Have you heard the term "the social six"? This term refers to your front teeth that are visible to people when you speak and eat. Even though all your teeth are important, many people see the health and appearance of their front teeth as a gauge of their dental health in general. Unfortunately, problems with those visible teeth can be a sign of more significant issues for all the teeth.
Cavities on the Teeth
Many people have experienced cavities on their back teeth. The wider chewing surface can make those molars more exposed to all the bad things that cause decay along with the extra strain caused by chewing hard foods. People that brush and floss as they should tend to get fewer cavities. Those who visit the dentist on a regular basis tend to have less damage to repair than others when things do go wrong. What you eat, your dental hygiene habits, your DNA, and how often you visit the dentist all contribute to your dental health.
The Life Stage of a Cavity
Cavities are caused by bacteria. When bacteria remain on the surface of the tooth, it forms a sticky substance that might as well be acid. This substance wears away your enamel and waits for an opening to invade and affect the dentin, which is behind the enamel. If left untreated, the pulp or nerve of the tooth is affected. That means a lot of pain for most people.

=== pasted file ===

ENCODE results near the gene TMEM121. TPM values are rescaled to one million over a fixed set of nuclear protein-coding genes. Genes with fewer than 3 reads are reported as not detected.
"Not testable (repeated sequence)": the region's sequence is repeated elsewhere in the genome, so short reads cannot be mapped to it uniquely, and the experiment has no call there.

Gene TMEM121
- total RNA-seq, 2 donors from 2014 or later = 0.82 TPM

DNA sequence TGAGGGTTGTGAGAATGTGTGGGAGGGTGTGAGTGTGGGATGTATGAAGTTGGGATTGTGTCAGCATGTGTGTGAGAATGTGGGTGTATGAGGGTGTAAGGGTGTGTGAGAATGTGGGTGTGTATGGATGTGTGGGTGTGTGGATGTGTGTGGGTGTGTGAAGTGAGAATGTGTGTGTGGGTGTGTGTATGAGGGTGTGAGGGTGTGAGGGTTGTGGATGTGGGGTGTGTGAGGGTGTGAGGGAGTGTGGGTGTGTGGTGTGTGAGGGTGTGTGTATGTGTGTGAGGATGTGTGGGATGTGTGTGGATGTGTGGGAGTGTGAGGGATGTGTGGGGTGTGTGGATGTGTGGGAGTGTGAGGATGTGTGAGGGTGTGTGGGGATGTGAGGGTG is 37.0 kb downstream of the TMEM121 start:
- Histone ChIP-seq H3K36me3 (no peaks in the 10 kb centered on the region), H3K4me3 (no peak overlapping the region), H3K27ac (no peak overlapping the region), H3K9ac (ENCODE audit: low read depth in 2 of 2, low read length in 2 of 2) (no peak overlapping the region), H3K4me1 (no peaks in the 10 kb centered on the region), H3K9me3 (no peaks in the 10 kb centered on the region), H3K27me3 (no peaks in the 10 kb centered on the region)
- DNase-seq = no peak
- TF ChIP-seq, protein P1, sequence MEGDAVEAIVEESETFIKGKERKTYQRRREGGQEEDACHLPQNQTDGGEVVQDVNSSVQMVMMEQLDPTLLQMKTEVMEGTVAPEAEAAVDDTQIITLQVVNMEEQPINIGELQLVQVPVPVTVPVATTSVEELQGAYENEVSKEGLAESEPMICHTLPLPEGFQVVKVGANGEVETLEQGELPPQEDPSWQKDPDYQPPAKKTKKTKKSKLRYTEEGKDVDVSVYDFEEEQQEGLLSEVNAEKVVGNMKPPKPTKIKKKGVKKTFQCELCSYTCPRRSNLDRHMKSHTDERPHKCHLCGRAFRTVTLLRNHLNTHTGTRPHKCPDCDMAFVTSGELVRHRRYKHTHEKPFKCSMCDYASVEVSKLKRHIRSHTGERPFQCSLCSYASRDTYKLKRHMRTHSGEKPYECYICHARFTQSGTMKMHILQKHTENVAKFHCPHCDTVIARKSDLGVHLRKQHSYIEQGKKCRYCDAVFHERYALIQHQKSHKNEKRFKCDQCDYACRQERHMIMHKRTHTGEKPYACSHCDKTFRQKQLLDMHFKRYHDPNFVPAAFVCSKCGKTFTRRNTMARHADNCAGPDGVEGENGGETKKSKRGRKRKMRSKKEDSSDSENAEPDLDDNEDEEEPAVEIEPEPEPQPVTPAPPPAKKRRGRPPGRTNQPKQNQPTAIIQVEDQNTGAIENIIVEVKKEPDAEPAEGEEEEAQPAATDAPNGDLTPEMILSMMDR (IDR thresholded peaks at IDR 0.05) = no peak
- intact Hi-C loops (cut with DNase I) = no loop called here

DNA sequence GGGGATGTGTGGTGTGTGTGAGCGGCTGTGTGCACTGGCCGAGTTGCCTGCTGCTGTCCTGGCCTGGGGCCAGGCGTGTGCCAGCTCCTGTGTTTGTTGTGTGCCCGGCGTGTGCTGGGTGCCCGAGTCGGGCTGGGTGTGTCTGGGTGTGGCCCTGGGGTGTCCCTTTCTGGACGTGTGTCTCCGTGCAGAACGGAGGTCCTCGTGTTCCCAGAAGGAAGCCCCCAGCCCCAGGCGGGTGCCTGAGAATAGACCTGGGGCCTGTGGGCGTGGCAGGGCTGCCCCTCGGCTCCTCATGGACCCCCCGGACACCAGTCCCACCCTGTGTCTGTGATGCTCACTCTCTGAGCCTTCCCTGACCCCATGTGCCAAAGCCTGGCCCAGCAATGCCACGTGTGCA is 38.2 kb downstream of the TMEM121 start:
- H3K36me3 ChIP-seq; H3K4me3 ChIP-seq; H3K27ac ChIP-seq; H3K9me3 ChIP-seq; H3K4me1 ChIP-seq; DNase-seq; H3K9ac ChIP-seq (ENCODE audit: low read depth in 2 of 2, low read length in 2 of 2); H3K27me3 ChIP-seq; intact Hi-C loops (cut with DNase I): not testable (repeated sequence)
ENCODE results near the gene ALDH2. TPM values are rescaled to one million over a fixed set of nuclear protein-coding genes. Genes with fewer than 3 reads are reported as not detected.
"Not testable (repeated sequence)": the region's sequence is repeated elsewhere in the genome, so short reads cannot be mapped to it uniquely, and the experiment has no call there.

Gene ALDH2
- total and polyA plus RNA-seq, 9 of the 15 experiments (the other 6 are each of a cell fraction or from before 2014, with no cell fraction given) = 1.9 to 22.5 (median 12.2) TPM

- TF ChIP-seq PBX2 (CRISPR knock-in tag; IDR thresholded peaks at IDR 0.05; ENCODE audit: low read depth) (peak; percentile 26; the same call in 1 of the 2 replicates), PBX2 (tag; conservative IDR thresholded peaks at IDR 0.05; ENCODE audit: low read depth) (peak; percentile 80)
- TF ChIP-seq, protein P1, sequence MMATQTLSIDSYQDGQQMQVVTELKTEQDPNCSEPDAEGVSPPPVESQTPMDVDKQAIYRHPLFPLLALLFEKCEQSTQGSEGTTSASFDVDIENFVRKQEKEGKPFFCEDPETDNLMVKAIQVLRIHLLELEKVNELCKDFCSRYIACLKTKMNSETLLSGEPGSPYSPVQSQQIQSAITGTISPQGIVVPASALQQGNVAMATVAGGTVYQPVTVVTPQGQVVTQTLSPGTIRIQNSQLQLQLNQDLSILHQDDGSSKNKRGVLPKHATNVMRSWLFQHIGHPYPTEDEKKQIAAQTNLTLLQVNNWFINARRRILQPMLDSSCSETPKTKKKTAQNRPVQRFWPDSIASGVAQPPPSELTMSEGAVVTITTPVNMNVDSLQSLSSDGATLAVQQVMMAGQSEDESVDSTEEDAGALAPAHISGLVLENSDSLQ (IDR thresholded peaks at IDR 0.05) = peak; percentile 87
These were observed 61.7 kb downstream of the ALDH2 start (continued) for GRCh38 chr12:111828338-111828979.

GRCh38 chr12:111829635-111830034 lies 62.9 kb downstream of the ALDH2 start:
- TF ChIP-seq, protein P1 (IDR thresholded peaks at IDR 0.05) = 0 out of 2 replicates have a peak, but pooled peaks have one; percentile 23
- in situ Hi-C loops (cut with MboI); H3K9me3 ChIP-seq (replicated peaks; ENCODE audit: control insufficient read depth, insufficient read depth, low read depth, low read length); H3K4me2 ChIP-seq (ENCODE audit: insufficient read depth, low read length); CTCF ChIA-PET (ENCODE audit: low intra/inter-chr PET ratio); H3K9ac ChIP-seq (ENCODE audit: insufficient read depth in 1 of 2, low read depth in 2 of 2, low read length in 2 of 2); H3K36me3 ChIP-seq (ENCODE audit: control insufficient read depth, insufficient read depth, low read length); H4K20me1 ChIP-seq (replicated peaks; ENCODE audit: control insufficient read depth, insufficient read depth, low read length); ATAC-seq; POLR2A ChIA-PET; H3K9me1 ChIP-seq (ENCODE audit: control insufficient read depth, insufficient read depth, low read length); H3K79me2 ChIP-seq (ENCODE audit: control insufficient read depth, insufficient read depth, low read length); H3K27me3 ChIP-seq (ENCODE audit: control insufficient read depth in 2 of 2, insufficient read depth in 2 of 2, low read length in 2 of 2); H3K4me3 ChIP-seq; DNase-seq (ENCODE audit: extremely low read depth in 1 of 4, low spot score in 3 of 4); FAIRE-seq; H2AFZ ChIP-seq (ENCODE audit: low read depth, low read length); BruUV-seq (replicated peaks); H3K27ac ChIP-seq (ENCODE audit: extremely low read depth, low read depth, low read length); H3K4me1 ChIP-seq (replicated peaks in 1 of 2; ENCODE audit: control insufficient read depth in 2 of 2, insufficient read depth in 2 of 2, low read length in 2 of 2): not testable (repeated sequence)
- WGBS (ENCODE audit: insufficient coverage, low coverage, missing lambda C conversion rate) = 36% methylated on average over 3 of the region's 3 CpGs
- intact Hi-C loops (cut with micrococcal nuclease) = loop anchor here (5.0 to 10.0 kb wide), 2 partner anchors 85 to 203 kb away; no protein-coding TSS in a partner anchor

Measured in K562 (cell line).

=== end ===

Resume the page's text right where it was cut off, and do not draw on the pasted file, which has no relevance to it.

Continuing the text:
Cavities on the Front Teeth
Below are listed a few issues that can make some people more prone to cavities on the front teeth:
- Even though your enamel is a very hard substance on all your teeth, your front teeth don't contain as much dentin as other thicker teeth. That means a cavity can happen a lot quicker on a front tooth.
- Those who have worn or are currently wearing orthodontic devices like braces may not be cleaning around the front brackets well enough.
- Some adults have drinking and eating habits that call for unhealthy acids and sugars to be in contact with their front teeth for longer periods than that of their back teeth.
- Some people who are missing back teeth will use their front teeth for masticating (crushing and tearing). With a healthy mouth, that job is reserved for the back molars.
Dental decay can be dealt with no matter the location. To learn more, check online or click here.